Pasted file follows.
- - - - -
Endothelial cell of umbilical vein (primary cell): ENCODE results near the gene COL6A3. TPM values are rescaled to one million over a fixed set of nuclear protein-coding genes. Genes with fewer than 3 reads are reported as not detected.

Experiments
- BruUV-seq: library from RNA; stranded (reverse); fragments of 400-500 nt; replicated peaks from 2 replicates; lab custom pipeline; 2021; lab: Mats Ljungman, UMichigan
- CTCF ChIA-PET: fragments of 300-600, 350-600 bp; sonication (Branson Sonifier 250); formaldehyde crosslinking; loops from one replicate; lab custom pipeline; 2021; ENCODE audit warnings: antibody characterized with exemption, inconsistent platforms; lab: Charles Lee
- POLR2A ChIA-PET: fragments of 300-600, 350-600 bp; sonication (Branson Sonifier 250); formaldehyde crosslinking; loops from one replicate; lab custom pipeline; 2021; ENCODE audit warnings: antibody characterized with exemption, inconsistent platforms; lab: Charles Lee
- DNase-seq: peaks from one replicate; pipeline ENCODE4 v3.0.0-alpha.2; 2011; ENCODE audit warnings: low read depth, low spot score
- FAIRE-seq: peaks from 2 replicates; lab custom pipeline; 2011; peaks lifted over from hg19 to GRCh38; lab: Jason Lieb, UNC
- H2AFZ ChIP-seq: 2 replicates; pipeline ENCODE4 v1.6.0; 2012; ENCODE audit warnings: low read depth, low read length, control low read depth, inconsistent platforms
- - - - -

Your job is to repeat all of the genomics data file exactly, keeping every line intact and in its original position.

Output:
Endothelial cell of umbilical vein (primary cell): ENCODE results near the gene COL6A3. TPM values are rescaled to one million over a fixed set of nuclear protein-coding genes. Genes with fewer than 3 reads are reported as not detected.

Experiments
- BruUV-seq: library from RNA; stranded (reverse); fragments of 400-500 nt; replicated peaks from 2 replicates; lab custom pipeline; 2021; lab: Mats Ljungman, UMichigan
- CTCF ChIA-PET: fragments of 300-600, 350-600 bp; sonication (Branson Sonifier 250); formaldehyde crosslinking; loops from one replicate; lab custom pipeline; 2021; ENCODE audit warnings: antibody characterized with exemption, inconsistent platforms; lab: Charles Lee
- POLR2A ChIA-PET: fragments of 300-600, 350-600 bp; sonication (Branson Sonifier 250); formaldehyde crosslinking; loops from one replicate; lab custom pipeline; 2021; ENCODE audit warnings: antibody characterized with exemption, inconsistent platforms; lab: Charles Lee
- DNase-seq: peaks from one replicate; pipeline ENCODE4 v3.0.0-alpha.2; 2011; ENCODE audit warnings: low read depth, low spot score
- FAIRE-seq: peaks from 2 replicates; lab custom pipeline; 2011; peaks lifted over from hg19 to GRCh38; lab: Jason Lieb, UNC
- H2AFZ ChIP-seq: 2 replicates; pipeline ENCODE4 v1.6.0; 2012; ENCODE audit warnings: low read depth, low read length, control low read depth, inconsistent platforms